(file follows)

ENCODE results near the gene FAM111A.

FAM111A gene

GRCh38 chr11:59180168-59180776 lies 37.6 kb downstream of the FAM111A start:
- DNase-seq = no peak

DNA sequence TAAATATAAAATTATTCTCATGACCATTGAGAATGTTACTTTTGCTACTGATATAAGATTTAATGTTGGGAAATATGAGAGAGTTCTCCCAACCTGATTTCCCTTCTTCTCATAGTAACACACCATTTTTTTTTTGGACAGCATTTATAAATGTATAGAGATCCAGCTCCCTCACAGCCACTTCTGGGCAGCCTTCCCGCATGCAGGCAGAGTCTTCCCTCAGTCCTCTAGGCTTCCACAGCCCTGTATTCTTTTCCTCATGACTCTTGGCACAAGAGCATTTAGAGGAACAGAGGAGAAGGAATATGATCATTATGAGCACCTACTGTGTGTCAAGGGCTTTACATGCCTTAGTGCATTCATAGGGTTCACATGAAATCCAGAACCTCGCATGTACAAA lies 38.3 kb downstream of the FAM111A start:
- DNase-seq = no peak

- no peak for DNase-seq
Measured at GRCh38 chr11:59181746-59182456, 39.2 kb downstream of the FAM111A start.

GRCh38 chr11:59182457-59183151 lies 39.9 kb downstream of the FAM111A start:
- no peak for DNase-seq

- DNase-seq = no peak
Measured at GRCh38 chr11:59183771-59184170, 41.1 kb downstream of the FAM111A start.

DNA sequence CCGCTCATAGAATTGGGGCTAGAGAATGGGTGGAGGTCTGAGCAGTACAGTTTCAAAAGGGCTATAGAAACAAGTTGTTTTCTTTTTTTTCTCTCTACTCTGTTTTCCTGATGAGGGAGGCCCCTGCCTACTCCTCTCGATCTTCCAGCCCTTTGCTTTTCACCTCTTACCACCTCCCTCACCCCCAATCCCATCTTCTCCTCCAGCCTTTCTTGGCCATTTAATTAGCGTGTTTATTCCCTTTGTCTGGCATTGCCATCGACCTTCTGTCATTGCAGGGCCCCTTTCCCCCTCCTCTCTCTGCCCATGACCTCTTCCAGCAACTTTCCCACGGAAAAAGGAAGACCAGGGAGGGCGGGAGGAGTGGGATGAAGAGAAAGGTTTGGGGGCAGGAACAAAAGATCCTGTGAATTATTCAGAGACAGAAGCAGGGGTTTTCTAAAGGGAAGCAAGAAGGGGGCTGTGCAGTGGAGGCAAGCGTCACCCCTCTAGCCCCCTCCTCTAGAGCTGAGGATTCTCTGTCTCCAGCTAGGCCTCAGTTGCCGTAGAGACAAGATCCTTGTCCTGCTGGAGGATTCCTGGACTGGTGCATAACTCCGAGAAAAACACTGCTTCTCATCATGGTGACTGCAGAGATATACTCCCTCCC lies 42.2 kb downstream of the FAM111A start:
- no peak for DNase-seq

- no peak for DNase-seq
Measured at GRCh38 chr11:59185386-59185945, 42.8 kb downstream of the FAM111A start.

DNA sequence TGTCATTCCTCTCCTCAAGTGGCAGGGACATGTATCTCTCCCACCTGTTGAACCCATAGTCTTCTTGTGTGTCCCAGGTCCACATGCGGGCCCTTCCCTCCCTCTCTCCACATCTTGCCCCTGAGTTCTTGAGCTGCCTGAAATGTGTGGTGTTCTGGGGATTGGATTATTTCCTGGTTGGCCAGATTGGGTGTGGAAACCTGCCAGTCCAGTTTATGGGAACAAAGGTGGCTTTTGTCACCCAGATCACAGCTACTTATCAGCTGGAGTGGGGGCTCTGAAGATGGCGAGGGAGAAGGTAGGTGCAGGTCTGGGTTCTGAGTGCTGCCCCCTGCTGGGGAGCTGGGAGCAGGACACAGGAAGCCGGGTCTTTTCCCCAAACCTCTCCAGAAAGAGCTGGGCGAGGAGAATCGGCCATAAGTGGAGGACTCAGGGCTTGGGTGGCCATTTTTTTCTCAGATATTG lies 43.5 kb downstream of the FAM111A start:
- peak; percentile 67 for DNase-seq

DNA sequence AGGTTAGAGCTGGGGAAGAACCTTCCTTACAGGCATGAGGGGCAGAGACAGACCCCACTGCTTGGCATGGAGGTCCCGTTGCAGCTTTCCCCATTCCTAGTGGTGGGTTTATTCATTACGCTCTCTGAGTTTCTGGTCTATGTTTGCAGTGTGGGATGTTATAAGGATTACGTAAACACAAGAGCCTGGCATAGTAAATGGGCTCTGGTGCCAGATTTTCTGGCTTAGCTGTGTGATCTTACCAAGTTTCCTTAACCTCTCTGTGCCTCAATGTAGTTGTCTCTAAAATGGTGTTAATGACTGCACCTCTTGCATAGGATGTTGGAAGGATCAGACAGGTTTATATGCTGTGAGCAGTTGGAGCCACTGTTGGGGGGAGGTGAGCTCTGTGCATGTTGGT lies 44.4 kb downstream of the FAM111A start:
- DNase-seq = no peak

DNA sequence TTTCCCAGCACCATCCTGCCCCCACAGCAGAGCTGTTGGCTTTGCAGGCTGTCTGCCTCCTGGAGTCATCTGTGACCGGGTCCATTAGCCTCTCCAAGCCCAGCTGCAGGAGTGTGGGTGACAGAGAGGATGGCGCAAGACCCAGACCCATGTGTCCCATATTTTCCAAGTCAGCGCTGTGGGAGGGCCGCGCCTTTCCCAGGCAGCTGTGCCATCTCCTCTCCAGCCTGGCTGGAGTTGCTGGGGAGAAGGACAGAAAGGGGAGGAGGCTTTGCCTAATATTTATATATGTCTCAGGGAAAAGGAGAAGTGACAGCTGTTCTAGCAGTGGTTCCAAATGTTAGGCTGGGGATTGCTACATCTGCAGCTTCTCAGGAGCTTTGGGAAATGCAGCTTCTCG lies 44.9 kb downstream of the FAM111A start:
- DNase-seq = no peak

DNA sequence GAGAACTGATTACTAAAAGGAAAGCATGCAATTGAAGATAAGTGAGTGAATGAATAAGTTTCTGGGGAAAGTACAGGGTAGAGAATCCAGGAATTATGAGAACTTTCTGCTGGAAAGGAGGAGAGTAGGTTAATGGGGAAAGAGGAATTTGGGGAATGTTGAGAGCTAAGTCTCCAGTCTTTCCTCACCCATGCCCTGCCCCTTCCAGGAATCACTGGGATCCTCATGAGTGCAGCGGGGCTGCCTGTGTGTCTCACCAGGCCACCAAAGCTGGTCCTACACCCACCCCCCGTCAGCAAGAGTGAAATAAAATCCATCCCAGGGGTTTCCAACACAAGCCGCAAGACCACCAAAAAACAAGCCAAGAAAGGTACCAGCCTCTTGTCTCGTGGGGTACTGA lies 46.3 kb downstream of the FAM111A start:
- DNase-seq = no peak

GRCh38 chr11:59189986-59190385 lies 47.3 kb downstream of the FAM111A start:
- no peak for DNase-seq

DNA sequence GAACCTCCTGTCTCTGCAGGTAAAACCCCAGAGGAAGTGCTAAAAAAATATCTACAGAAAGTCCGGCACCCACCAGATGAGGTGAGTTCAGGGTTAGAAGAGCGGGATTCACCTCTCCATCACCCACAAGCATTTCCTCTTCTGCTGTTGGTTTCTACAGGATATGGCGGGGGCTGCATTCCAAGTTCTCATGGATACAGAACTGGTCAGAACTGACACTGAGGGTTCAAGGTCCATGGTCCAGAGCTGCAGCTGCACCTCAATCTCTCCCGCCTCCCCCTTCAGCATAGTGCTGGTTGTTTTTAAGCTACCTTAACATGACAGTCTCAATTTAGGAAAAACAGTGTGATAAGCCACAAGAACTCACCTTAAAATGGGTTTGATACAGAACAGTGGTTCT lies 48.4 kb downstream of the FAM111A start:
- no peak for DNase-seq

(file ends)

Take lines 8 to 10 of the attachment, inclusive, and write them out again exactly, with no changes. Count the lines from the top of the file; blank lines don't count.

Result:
Measured at GRCh38 chr11:59181746-59182456, 39.2 kb downstream of the FAM111A start.

GRCh38 chr11:59182457-59183151 lies 39.9 kb downstream of the FAM111A start:
- no peak for DNase-seq